I graduated with a BSc (Hons) in Biochemistry and Applied Molecular Biology from the University of Manchester Institute of Science and Technology (UMIST) before going on to complete a PhD at the University of Edinburgh in 1996. I then moved to the University of Würzburg in Germany to work with Professor Lanzer. In 1998, I returned to the UK to the Weatherall Institute of Molecular Medicine, University of Oxford, where I worked with Professor Newbold on the Malaria Genome Project and the antigenic switching and cytoadhesive properties of PfEMP1. Between 2003 and 2005 I was located at the Liverpool School of Tropical Medicine before moving to the Institute for Science and Technology at Keele University on a Royal Society Relocation Fellowship.
In 2006 I was appointed a Lecturer in the School of Medicine and in 2009 I received a BBSRC New Investigator Award and was promoted to Senior Lecturer. In early 2015 I was promoted to Professor in Molecular Parasitology. I have held a variety of Research and Teaching & Learning roles within Keele University, including Senate (2010–2013). I am currently the Strategic Lead for Postgraduate Research Programmes and work extensively with Student Support in the area of serious discipline cases.
I have been an ordinary member of council for the British Society of Parasitology (2009–2012, 2014–16) and was the Society’s Honorary General Secretary (2016–2019), and am on the editorial board for Case Reports in Infectious Disease and ISRN Tropical Medicine as well as serving previously on the editorial boards for Malaria Research and Treatment and Parasitology.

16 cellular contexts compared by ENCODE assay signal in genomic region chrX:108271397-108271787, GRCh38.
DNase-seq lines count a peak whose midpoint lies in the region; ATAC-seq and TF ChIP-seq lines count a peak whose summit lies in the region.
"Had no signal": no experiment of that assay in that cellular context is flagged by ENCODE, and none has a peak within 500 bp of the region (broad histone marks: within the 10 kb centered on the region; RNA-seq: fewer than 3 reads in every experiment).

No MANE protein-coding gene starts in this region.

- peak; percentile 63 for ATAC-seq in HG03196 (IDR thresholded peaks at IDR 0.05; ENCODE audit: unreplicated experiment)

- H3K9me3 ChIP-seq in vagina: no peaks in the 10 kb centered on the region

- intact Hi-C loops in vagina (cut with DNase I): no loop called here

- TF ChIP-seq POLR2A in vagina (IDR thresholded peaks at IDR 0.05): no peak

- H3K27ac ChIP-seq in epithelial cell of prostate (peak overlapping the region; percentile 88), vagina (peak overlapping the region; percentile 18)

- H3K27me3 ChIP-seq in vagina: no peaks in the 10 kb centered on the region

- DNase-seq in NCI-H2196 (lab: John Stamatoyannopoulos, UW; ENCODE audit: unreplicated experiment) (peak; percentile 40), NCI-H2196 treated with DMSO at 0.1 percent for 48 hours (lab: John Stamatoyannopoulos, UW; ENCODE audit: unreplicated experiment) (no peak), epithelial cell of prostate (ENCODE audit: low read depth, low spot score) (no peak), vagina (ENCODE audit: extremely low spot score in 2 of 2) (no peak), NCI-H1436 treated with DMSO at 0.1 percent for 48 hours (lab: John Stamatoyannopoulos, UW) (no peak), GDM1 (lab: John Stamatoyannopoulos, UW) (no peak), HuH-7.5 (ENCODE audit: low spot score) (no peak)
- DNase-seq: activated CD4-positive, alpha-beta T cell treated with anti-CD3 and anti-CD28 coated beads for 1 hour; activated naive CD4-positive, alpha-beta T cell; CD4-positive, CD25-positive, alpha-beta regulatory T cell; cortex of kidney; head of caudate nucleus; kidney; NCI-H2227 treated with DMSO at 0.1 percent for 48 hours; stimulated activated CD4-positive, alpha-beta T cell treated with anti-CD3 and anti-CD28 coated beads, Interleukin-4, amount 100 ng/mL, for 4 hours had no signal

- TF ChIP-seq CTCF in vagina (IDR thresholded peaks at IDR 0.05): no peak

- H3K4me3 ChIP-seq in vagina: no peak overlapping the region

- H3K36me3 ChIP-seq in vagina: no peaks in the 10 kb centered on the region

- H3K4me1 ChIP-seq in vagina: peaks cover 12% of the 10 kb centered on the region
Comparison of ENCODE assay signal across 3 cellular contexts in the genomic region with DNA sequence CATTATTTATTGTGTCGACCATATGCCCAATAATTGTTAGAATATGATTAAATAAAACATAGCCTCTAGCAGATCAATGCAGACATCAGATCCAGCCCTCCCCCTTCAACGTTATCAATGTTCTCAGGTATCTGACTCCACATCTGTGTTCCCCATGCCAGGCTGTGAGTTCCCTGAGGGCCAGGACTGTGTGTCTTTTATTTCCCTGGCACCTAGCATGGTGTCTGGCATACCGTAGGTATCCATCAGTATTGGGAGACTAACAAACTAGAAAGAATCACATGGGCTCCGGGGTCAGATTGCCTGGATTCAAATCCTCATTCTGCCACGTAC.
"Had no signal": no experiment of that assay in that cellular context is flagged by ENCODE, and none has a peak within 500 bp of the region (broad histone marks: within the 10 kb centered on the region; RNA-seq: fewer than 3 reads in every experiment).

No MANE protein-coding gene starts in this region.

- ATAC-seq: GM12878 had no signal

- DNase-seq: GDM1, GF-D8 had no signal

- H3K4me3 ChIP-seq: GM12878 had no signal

Research and scholarship
Research theme: Therapeutics
I lead one of the six research groups within the Institute for Science and Technology in Medicine that study the biology of the human malarial parasite P. falciparum, its pathogenesis and transmission by the mosquito vector. My work is focussed on the biology of the malarial parasite—and in particular the intraerythrocytic stages on infection in the human host, the principle developmental stages responsible for the pathology of disease.
My research addresses the following areas;
- An investigation of the molecular mechanisms that direct the epigenetic and genetic control of gene expression during intraerythrocytic development
- The application of bioluminescence as a tool to study the action of antimalarial drugs
- An exploration of the action of novel classes of antimalarial drugs
Control of gene expression during intraerythroctyic development is controlled though a variety of molecular mechanisms operating at the epigenetic and genetic levels (Horrocks et al. 2009). Our research interests focus on how these operate to regulate the absolute and temporal programme of expression of house-keeping genes. We employ the use of cell culture, laboratory and bioinformatics techniques to help us better understand their interplay.
Reporter gene studies explore the effect of deletion of sequences that flank genes (Wu et al. 2011) and are combined with bioinformatics analyses to determine the effect of nuclear trans-acting factor against putative cis-acting factors.
We have also modelled the spatio-temporal organisation of the large transcriptional units in P. falciparum to better understand how large transcripts are arrayed over the relatively compact genome (Russell et al., 2013). This not only provides some interesting insights into the selective pressures on the parasite’s genome, but has also been extended to facilitate a comparative analysis of intergenic space organisation in other Apicomplexan parasites that are important for both human and veterinarian health. The nature of the sequences in these intergenic regions have also been explored, and show some interesting features of spatial organisation around key landmarks for gene expression.